Psychology

More than 50 per cent of working-age Canadians are living with one or more chronic disease, up from just 37 per cent in 2007, according to Jonathan Tafler, senior director of Employer Health Solutions at Shoppers Drug Mart Inc.

Speaking at Benefits Canada’s 2019 Chronic Disease at Work conference in Toronto on June 5, he said the majority of these conditions have significant lifestyle components, yet 80 per cent of people surveyed with chronic disease said they’re struggling to adapt their lifestyle.

Read: What are the top chronic diseases in the workplace?

“How many of you always follow Canada’s Food Guide, get 150 minutes of physical activity every week, consume according to safe drinking guidelines or sleep at least seven and a half hours each night?” asked Michael Vallis, health behaviour change consultant and associate professor at Dalhousie University, who also spoke during the session.

The first thing we have to do when we ask, “Why aren’t people following our recommendations?” is to hold up a mirror and realize we don’t follow them either, noted Vallis.

The human brain’s dominant characteristic is to approach pleasure and stay away from pain, he said, noting unhealthy food is immediately accessible and opportunities to avoid physical activity abound. “We have to do more to educate and engage people so we can help them overcome these tendencies.”

Also speaking during the session, Diana Sherifali, associate professor at McMaster University, said reconceptualizing healthy behaviour is important because it’s considered abnormal. “Instead, we need to break down the complexity of behaviours into small simple habits people can adopt.”

Read: Employers look to behavioural economics to drive health plan adherence: survey

One of the most important things about managing chronic disease is repetition, noted the panel, and what better place to have repetition than in the workplace where people spend much of their time? The average employee spends two hours a year with a health-care professional compared to the thousands of hours they spend at work and at home, said Tafler.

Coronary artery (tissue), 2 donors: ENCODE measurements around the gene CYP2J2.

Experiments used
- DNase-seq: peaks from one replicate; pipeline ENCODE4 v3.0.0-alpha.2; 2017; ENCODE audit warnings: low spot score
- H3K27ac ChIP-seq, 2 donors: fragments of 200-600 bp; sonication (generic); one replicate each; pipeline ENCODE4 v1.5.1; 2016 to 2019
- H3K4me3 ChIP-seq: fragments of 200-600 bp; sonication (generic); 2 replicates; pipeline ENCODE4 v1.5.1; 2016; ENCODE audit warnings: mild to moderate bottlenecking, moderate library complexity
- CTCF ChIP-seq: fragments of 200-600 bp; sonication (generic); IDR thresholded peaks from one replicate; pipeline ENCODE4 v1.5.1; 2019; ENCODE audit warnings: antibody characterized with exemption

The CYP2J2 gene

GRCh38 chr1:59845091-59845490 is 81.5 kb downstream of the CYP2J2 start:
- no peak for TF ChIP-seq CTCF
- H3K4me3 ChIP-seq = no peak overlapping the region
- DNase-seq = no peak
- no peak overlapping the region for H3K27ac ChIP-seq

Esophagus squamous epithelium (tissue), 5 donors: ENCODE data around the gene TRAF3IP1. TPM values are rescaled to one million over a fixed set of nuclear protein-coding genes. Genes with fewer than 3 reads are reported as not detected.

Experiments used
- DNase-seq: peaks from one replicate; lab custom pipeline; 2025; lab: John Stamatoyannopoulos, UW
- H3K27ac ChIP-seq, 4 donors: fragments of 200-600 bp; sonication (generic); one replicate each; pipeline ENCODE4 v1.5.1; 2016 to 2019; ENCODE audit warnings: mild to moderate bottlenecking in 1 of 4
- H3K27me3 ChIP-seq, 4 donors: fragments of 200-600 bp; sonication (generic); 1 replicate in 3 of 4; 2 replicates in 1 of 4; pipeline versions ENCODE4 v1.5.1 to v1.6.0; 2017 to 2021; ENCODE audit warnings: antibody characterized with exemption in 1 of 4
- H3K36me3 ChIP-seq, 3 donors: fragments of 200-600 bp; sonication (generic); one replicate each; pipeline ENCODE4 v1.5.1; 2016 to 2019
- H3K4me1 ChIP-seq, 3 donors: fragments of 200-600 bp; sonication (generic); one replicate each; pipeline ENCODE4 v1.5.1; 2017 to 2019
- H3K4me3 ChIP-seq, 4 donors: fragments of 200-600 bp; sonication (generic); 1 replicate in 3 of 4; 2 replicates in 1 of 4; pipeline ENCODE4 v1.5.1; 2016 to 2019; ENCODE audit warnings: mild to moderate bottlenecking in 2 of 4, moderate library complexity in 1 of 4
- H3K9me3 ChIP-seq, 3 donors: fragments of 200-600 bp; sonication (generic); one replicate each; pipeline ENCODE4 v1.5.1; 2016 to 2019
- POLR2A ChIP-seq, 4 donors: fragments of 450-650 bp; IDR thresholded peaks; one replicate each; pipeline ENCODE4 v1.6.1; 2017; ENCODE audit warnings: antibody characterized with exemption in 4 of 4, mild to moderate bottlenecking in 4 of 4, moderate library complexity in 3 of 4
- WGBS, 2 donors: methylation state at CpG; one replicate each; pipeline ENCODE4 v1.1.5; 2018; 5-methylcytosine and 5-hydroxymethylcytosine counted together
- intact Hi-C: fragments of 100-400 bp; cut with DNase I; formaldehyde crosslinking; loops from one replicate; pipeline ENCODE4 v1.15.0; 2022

In the context of diabetes or obesity, there’s still judgement that people have caused their own chronic conditions, said Sherifali, noting people don’t choose to have these diseases and there’s a myriad of factors involved. “It behooves us all to recognize their story, demonstrate there is an acceptance and move people beyond the stigma of having a chronic condition.”

“We’re all focused on behaviour, but we have to acknowledge emotion,” added Vallis. Employees with chronic conditions will feel their employers are biased against them if the emotional component isn’t recognized, he said. “We need affected employees to be functionally disabled because their condition is not going to go away.”

Read: Focus on preventative measures in fight against chronic disease

The health-care system has been built around laboratory results rather than being driven by patients, said Sherifali. She referred to a randomized, controlled trial where she and other researchers provided diabetes patients with access to a health coach for one year. At the end of the trial, their glycated hemoglobin levels were reduced to levels on par with those taking medication.

“Would you rather take a pill or talk to a health coach for 15 minutes a week who helps you improve your life quality?” she asked the audience. In addition, she noted these patients obtained more education relevant to their diabetes than they did in years of accessing publicly-funded diabetes education.

“I’d encourage employers to sit down with these individuals and listen, then flexibly co-create a program,” said Vallis. “Chronic disease is something we’re all vulnerable to. Individuals with chronic disease don’t have psychopathology. There’s nothing wrong with them. They’re normal people in an abnormal world.”

Read more stories from the 2019 Chronic Disease at Work conference.

Copyright © 2019 Transcontinental Media G.P. Originally published on benefitscanada.com

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